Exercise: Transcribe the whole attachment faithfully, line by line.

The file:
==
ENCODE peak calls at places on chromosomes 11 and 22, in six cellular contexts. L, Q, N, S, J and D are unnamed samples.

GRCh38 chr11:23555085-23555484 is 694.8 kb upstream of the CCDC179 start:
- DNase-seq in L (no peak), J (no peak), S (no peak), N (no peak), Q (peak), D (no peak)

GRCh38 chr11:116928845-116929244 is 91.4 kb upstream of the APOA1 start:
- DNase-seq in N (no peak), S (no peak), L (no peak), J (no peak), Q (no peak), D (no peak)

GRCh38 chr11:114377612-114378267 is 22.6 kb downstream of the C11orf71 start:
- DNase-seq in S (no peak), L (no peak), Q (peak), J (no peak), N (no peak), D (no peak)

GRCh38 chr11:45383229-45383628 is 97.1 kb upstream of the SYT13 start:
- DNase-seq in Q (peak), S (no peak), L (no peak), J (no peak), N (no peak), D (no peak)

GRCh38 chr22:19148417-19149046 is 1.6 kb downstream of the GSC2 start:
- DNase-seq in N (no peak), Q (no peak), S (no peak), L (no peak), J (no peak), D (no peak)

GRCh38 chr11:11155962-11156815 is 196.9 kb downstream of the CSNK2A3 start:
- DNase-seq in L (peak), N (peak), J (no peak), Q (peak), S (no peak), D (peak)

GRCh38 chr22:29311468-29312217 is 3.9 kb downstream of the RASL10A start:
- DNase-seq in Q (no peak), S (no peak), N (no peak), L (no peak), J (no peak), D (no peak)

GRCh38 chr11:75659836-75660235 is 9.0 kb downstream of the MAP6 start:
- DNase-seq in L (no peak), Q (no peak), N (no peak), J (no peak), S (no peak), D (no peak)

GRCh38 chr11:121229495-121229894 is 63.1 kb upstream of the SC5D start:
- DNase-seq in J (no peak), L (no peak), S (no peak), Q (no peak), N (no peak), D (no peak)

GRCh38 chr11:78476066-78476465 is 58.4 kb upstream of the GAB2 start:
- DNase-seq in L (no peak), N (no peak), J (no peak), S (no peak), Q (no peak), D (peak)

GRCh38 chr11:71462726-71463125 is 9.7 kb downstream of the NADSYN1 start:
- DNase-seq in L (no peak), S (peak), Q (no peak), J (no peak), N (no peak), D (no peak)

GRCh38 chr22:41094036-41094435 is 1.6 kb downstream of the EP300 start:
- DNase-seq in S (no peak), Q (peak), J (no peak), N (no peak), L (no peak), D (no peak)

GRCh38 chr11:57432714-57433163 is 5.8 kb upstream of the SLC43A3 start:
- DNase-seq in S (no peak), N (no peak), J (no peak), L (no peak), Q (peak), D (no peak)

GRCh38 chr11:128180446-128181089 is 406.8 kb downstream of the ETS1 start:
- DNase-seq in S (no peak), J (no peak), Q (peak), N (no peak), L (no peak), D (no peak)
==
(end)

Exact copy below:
ENCODE peak calls at places on chromosomes 11 and 22, in six cellular contexts. L, Q, N, S, J and D are unnamed samples.

GRCh38 chr11:23555085-23555484 is 694.8 kb upstream of the CCDC179 start:
- DNase-seq in L (no peak), J (no peak), S (no peak), N (no peak), Q (peak), D (no peak)

GRCh38 chr11:116928845-116929244 is 91.4 kb upstream of the APOA1 start:
- DNase-seq in N (no peak), S (no peak), L (no peak), J (no peak), Q (no peak), D (no peak)

GRCh38 chr11:114377612-114378267 is 22.6 kb downstream of the C11orf71 start:
- DNase-seq in S (no peak), L (no peak), Q (peak), J (no peak), N (no peak), D (no peak)

GRCh38 chr11:45383229-45383628 is 97.1 kb upstream of the SYT13 start:
- DNase-seq in Q (peak), S (no peak), L (no peak), J (no peak), N (no peak), D (no peak)

GRCh38 chr22:19148417-19149046 is 1.6 kb downstream of the GSC2 start:
- DNase-seq in N (no peak), Q (no peak), S (no peak), L (no peak), J (no peak), D (no peak)

GRCh38 chr11:11155962-11156815 is 196.9 kb downstream of the CSNK2A3 start:
- DNase-seq in L (peak), N (peak), J (no peak), Q (peak), S (no peak), D (peak)

GRCh38 chr22:29311468-29312217 is 3.9 kb downstream of the RASL10A start:
- DNase-seq in Q (no peak), S (no peak), N (no peak), L (no peak), J (no peak), D (no peak)

GRCh38 chr11:75659836-75660235 is 9.0 kb downstream of the MAP6 start:
- DNase-seq in L (no peak), Q (no peak), N (no peak), J (no peak), S (no peak), D (no peak)

GRCh38 chr11:121229495-121229894 is 63.1 kb upstream of the SC5D start:
- DNase-seq in J (no peak), L (no peak), S (no peak), Q (no peak), N (no peak), D (no peak)

GRCh38 chr11:78476066-78476465 is 58.4 kb upstream of the GAB2 start:
- DNase-seq in L (no peak), N (no peak), J (no peak), S (no peak), Q (no peak), D (peak)

GRCh38 chr11:71462726-71463125 is 9.7 kb downstream of the NADSYN1 start:
- DNase-seq in L (no peak), S (peak), Q (no peak), J (no peak), N (no peak), D (no peak)

GRCh38 chr22:41094036-41094435 is 1.6 kb downstream of the EP300 start:
- DNase-seq in S (no peak), Q (peak), J (no peak), N (no peak), L (no peak), D (no peak)

GRCh38 chr11:57432714-57433163 is 5.8 kb upstream of the SLC43A3 start:
- DNase-seq in S (no peak), N (no peak), J (no peak), L (no peak), Q (peak), D (no peak)

GRCh38 chr11:128180446-128181089 is 406.8 kb downstream of the ETS1 start:
- DNase-seq in S (no peak), J (no peak), Q (peak), N (no peak), L (no peak), D (no peak)